South Asian Women’s Rights to Sustainable Energy

Blog by Reni Axelrod, Senior Associate

Sustainable energy is “reliable, affordable, and accessible [energy] that meets the economic, social, and environmental needs [while ensuring] . . .  equitable distribution.”[1] It ensures the fulfillment of human rights such as food, housing, medical, and social services, promoting a dignified standard of living.[2] Access to sustainable energy is crucial for addressing gender inequities on women[3] exacerbated by the climate crisis.[4]

Climate-induced force migration[5] disproportionately affects South Asian women living in coastal areas impacted by sea level rise,[6] preventing them from realizing these human rights.[7] In Bangladesh, when male communities out migrate, women shoulder increased responsibilities, including fuel collection[8] and processing.[9] Sustainable energy can improve women’s productivity,[10] yet women are marginalized in energy agendas.[11]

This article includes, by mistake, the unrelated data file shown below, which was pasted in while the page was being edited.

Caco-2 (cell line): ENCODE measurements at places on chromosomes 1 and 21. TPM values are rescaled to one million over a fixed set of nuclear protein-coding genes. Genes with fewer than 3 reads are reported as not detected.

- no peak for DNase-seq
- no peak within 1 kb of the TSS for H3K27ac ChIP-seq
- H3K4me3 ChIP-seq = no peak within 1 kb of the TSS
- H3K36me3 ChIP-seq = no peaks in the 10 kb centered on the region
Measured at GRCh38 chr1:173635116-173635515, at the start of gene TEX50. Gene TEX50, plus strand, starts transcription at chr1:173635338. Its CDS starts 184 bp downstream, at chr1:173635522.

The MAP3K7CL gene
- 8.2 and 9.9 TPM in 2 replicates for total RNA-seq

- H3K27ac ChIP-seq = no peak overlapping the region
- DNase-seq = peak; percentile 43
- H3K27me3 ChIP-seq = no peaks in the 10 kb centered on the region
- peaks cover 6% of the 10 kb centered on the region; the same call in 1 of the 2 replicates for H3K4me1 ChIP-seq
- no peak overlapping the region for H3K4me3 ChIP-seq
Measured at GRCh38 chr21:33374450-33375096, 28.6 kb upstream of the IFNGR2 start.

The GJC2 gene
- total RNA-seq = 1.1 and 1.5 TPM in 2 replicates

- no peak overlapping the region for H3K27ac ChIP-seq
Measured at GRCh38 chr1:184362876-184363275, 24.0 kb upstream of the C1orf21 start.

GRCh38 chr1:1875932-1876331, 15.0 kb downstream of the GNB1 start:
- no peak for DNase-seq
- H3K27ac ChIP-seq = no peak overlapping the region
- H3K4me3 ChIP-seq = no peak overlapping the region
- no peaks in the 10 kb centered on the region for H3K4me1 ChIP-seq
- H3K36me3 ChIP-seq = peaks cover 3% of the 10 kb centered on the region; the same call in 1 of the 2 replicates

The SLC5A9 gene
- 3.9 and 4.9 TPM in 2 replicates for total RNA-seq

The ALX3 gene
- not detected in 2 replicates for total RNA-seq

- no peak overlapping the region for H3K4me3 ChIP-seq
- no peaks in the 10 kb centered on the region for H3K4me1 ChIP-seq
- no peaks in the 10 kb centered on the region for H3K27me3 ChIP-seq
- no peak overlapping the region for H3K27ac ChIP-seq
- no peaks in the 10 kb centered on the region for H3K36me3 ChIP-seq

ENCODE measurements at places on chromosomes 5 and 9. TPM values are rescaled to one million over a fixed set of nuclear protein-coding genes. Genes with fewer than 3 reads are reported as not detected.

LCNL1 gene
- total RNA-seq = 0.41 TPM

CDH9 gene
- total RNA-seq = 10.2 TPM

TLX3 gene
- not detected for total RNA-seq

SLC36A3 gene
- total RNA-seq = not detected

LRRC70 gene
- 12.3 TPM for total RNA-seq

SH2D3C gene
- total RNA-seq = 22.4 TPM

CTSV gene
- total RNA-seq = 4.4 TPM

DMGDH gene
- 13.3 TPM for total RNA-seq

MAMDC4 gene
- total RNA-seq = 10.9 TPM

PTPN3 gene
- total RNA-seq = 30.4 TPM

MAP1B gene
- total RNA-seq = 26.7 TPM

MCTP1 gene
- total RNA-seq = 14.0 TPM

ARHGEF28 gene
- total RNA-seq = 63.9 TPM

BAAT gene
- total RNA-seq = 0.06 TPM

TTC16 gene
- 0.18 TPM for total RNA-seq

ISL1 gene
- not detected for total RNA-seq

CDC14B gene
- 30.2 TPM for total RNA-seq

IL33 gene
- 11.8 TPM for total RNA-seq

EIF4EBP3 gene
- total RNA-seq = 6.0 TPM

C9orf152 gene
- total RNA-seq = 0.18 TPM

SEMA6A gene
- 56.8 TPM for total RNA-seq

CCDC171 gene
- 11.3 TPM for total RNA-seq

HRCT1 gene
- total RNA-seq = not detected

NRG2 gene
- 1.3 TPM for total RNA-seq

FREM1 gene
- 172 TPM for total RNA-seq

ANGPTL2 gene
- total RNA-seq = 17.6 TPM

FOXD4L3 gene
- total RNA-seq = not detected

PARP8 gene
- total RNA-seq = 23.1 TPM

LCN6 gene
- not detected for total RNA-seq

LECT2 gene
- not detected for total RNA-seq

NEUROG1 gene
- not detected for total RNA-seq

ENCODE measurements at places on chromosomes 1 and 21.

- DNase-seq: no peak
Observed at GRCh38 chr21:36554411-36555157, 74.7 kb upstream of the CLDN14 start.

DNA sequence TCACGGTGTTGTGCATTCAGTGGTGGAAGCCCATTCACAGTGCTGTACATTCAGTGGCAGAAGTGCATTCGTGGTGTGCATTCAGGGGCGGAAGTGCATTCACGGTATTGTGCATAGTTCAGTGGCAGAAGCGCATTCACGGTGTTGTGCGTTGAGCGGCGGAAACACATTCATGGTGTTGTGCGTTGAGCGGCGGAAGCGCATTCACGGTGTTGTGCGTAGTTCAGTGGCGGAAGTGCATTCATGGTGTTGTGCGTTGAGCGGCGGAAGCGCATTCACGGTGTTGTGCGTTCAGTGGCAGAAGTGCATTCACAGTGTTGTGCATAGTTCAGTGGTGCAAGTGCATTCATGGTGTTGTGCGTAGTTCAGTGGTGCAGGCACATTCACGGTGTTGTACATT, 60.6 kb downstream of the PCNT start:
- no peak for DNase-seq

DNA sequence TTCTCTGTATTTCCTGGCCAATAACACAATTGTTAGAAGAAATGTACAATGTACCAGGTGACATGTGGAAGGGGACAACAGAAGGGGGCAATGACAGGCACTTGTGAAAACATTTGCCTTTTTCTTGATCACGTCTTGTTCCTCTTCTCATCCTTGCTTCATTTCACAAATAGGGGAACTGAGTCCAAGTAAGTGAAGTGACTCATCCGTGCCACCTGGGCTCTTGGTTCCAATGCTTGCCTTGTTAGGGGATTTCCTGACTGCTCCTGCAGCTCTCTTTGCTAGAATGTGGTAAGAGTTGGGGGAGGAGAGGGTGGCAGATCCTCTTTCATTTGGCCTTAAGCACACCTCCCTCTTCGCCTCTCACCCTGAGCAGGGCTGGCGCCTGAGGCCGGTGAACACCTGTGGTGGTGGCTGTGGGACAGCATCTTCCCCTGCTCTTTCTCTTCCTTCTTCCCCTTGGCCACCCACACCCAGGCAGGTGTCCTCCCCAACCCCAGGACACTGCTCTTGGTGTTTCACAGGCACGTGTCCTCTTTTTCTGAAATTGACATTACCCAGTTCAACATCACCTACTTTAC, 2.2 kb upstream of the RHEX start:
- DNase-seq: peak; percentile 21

Energy poverty adversely impacts women’s health. Cook with stoves produce pollutants exposing women and their children[12] to respiratory diseases.[13] Sustainable energy can reduce public health impacts of household air pollution.[14]

A rights-centered[15] approach to sustainable energy focusing on affordability, availability, accessibility, women’s participation, and quality promotes gender equality.[16], [17]

Affordability: Diverse funding[18] for sustainable energy funding in South Asia[19] can support women entrepreneurs,[20] who can be trained to operate, maintain, and sell sustainable energy products to expand their economic opportunities.[21]

Availability: Sustainable energy agendas should support various uses.[22] Solar cooking can ensure people have access to cook three meals a day.[23] Passive solar architecture can power homes for lighting, heating, and emergency facilities.[24]

Accessibility: Developing grid infrastructure ensures capacity to support sustainable energy systems,[25] especially during extreme weather events where energy systems can operate autonomously.[26]